Human microdosing (Human Phase 0) is a relatively new concept, which relies on the ultrasensitivity of accelerator mass spectrometry (AMS). It is now possible to conduct a full human metabolism study after administration of as little as 0.5 microgram of drug substance.
Speaking at the recent Global Pharma R&D Summit held in Anaheim, California, Andrew von Eschenbach. Acting Commissioner of the US FDA, said: "Phase 0 studies are an extremely important mechanism to reduce risk for drug developers. I would encourage innovators to take more risk in exploring this approach."
He added: "I think the cancer community in particular should be adopting Phase 0 studies."
In microdosing one or more drug candidates are taken into humans at trace doses in order to obtain early ADME and PK information. This information is then used as part of the decision tree to select which of the microdosed drugs has the appropriate PK parameters to take further.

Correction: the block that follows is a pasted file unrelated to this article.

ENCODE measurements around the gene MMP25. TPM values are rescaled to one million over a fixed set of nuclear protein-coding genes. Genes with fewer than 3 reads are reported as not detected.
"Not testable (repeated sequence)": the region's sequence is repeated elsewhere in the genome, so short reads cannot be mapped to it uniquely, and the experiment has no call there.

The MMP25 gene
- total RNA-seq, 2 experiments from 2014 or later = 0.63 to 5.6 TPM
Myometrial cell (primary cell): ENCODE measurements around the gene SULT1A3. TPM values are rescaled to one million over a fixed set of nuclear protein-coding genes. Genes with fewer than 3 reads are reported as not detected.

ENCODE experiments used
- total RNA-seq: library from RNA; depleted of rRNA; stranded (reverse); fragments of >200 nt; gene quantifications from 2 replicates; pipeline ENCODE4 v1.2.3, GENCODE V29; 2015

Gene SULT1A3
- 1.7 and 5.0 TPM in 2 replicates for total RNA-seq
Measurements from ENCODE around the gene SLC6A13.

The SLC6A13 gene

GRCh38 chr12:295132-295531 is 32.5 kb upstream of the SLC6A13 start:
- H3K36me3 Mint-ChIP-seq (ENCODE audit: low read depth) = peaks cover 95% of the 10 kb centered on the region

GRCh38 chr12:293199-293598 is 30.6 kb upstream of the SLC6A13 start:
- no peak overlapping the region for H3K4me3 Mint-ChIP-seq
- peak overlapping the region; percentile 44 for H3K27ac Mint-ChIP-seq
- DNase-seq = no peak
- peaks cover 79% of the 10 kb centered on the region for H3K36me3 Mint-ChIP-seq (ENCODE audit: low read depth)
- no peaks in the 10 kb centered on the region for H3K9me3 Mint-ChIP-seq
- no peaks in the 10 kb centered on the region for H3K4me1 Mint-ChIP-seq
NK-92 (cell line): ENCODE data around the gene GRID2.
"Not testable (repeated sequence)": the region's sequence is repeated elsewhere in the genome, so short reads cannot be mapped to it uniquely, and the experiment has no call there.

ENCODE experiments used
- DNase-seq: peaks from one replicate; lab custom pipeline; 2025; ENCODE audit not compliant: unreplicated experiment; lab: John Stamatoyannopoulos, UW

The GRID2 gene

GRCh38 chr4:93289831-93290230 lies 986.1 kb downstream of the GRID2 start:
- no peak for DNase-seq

The aim of these low dose screening ADME studies is to ensure that drugs do not have to be dropped later down the development pathway because of inappropriate metabolism eg first pass, too short a half-life, poor bioavailability etc.
As many as one drug in three will be dropped at the Phase I stage of drug development because of PK, pharmacodynamic or toxicity issues. Human microdosing aims to reduce attrition at Phase I.
As recently demonstrated by the publication of the results of the independent CREAM trial microdosing provides an insight into the human pharmacokinetics (PK) of new drug candidates.
This can then be used to assist in the compound candidate selection process, as well as help establish the likely pharmacological dose and thereby determine the first dose for the subsequent Phase I study.
Working on the principle that 'the best model for humans is human', human microdosing, using Accelerator Mass Spectrometry, enables the introduction of sub-pharmacological doses of new drugs into man much earlier than ever before possible
Other advantages to microdosing include the ability to select the best animal species for long-term toxicological studies from microdose metabolite profiling data and allowing cost analysis of goods when the drug goes into production.